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Inside Events: Big Bass Zone Junior Championship

27 Apr, 2020

By: Mary Helen Sprecher
An Interview with Bill Siemantel, Tournament Director

thebbz.com

The BBZ Junior Championship is a grass-roots big bass tournament held online, which allows young competitors the opportunity to fish from anywhere and on their schedule. There is no need for expensive equipment, as anglers only need a camera or phone and an e-mail address to register their catch. SDM caught up with Bill Siemantel, tournament director, to find out about how the event is reeling in young anglers during quarantine (and all other times).

Sports Destination Management: The Big Bass Zone Junior Championship is seeing some good action. How long has it been running?

Bill Siemantel: The BBZ JC as it currently stands began January 1, 2019, but was actually “brought back to life” from an older tournament from the early to mid-90s. In less than 10 months, anglers entered from all states except Vermont, Massachusetts, Rhode Island, West Virginia and Hawaii.

SDM: How does it work?

Siemantel: The BBZ Junior Championship is a grass-roots big bass tournament held online, which allows young competitors the opportunity to fish from anywhere and on their schedule. There is no need for expensive equipment, as anglers only need a camera or phone and an email address to register their catch.

To participate, anglers simply register online at bbzworld.com. Registration fees are $25 for a single state or $50 to fish nationally in any state except Alaska. Once a bass is caught, the angler takes a photo of the fish on an official ruler (both length and girth) and submits the catch online. The angler who catches the biggest fish in his or her state by August 1, 2020 will qualify for a championship event to be held October 2-3 at the beautiful Willows Club by Anglers Inn International in Priest River, Idaho, with competition on the Pend Oreille River.”

SDM: Has it gotten a lot of interest and participation?

Siemantel: At the 2019 finals, there were 46 anglers from 44 states that entered and registered a bass, and over $370,000 in prizes were given back to the youth. The 2020 BBZ JC already has young anglers registered from 42 states, and anglers from 25 states are already catching and registering their fish!

SDM: Are you seeing participation this year?

Siemantel: Yes… and at a faster rate from last year with fish registrations. 

SDM: What do anglers have to do in order to participate?

To participate, anglers simply register online at bbzworld.com. Registration fees are $25 for a single state or $50 to fish nationally in any state except Alaska. Once a bass is caught, the angler takes a photo of the fish on an official ruler (both length and girth) and submits the catch online. The angler who catches the biggest fish in his or her state by August 1, 2020 will qualify for a championship event to be held October 2-3 at the beautiful Willows Club by Anglers Inn International in Priest River, Idaho with competition on the Pend Oreille River.

SDM: How can fishing destinations be helping to promote this while people are doing the social distance thing?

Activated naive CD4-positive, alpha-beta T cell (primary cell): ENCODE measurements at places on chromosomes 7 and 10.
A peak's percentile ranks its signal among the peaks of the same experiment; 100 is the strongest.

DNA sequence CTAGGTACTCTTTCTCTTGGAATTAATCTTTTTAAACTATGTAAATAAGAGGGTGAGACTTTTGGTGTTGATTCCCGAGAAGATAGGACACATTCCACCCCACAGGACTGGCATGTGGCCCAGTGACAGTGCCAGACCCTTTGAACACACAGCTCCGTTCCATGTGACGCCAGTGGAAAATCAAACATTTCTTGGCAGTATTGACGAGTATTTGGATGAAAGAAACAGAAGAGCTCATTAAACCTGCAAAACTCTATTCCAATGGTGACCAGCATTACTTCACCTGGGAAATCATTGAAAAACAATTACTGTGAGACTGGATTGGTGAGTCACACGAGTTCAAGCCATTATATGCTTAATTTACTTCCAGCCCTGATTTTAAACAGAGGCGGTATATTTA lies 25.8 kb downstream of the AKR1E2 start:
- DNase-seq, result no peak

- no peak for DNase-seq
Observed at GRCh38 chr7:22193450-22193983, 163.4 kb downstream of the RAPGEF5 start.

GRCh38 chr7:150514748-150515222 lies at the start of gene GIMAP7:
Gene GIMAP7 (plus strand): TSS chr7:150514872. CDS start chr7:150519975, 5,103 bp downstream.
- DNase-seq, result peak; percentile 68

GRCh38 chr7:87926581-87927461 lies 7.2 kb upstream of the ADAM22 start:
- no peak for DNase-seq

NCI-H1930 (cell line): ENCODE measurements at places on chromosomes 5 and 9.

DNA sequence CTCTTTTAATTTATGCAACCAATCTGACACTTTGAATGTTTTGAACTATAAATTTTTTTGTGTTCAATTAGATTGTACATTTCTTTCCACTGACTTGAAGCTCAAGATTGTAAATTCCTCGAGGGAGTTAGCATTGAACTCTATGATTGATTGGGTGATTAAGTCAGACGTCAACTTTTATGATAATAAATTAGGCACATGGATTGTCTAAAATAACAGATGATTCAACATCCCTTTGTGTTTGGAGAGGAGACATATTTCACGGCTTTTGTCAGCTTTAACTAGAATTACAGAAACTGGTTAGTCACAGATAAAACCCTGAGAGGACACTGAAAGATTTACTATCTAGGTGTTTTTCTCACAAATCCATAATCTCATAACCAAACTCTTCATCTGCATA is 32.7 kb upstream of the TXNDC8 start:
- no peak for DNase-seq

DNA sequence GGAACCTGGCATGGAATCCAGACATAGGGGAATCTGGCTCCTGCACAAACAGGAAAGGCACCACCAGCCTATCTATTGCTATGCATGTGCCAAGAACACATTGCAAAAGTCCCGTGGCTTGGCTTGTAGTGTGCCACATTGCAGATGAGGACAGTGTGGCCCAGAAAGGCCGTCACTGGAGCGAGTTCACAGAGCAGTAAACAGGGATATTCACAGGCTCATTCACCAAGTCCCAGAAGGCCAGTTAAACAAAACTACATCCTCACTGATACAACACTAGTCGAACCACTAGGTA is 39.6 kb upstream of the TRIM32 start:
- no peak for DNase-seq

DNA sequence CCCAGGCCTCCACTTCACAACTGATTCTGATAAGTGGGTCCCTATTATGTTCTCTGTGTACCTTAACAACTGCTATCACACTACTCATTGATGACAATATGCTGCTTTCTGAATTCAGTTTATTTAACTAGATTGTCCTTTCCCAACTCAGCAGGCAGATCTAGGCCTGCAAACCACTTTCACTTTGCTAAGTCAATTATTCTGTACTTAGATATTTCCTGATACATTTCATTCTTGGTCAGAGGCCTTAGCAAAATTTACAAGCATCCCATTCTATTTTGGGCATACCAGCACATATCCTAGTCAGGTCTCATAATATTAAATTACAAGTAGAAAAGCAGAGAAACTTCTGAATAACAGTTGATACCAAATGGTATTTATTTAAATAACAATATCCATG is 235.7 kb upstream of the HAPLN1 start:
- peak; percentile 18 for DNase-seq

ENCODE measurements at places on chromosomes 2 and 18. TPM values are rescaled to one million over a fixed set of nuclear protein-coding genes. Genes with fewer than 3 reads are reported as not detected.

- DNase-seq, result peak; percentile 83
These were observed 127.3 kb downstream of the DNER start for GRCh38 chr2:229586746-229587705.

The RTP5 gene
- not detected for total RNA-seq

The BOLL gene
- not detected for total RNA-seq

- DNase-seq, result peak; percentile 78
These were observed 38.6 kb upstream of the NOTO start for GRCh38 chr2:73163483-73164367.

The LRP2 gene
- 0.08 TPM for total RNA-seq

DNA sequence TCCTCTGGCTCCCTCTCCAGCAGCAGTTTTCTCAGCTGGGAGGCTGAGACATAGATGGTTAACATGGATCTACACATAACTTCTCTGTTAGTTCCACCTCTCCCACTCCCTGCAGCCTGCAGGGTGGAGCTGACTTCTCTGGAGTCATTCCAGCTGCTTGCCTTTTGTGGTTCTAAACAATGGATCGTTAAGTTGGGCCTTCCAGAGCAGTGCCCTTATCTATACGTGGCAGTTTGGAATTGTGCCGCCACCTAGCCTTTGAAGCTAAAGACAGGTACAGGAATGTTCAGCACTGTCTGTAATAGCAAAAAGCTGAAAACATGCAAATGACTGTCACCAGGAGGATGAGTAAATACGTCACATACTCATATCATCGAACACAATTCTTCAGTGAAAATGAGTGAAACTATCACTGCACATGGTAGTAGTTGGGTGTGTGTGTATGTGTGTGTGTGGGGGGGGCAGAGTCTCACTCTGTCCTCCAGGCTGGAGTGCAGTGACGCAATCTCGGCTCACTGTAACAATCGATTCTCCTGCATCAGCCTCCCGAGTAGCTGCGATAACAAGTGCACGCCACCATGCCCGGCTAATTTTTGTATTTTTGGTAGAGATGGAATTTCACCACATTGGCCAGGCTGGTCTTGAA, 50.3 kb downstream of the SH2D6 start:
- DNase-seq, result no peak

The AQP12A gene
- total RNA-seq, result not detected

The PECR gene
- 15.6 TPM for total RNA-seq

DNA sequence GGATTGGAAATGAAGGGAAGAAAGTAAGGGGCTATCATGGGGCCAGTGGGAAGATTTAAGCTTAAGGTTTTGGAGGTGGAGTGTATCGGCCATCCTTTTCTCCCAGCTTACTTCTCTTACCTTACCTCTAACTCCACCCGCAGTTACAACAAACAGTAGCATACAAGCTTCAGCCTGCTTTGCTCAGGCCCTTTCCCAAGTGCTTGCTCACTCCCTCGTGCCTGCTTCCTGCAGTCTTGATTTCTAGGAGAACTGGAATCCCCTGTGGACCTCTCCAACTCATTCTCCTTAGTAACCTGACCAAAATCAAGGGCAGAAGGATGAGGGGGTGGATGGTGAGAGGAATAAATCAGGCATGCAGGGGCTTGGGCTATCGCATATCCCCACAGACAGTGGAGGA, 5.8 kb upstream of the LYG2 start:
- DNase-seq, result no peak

Siemantel: While some states are asking for a lockdown, others are still promoting the benefits of getting outside for good mental health, and sunlight and exercise as the best medicine. There are thousands of lakes, streams, ponds and reservoirs within most people's zip codes, keeping them close to home and away from large gatherings. This helps promote solitary social distancing.

For example, Arkansas just waived fees for fishing licenses, recommending that people spend time fishing as a practical way to observe social distancing for health and safety while enjoying the outdoors in Arkansas during the coronavirus pandemic.

SDM: Do you think it raises awareness of fishing as a fun sport?

Siemantel: Yes, this does! This virtual tournament can truly open the floodgates for bass fishing and help to capture an audience that has been just sitting on the sidelines waiting for someone to give them a little hope. Fishing is a fun sport and there are millions of young anglers doing it, but no one has looked at them yet. They have been left behind by not competing in traditional tournaments.    

SDM: Do you think it raises awareness of destinations and bodies of water that host fishing?

Siemantel: You bet!  Just ask anyone in Idaho now about the 2019 tournament. It captures not only the very few high school club anglers that already travel, but is an opportunity to promote new destinations where the BBZ final will be held to a new audience and their families.    

SDM: Do you think it can lead to more anglers in the future, when traditional tournaments resume?

Siemantel: Yes, yes, yes! Before tournaments were postponed because of Covid-19, I had anglers qualifying to represent their states in the BBZ Junior Championship while pre-fishing tournaments. But there are also thousands of young anglers who do not have a bass boat to fish at the club level. This is a simple, inexpensive opportunity to engage anyone who likes to fish and give them an opportunity to win scholarship money, trips or that bass boat. If local clubs will reach out and mentor the young anglers participating in the BBZJC, that can lead to astronomical growth in the sport.

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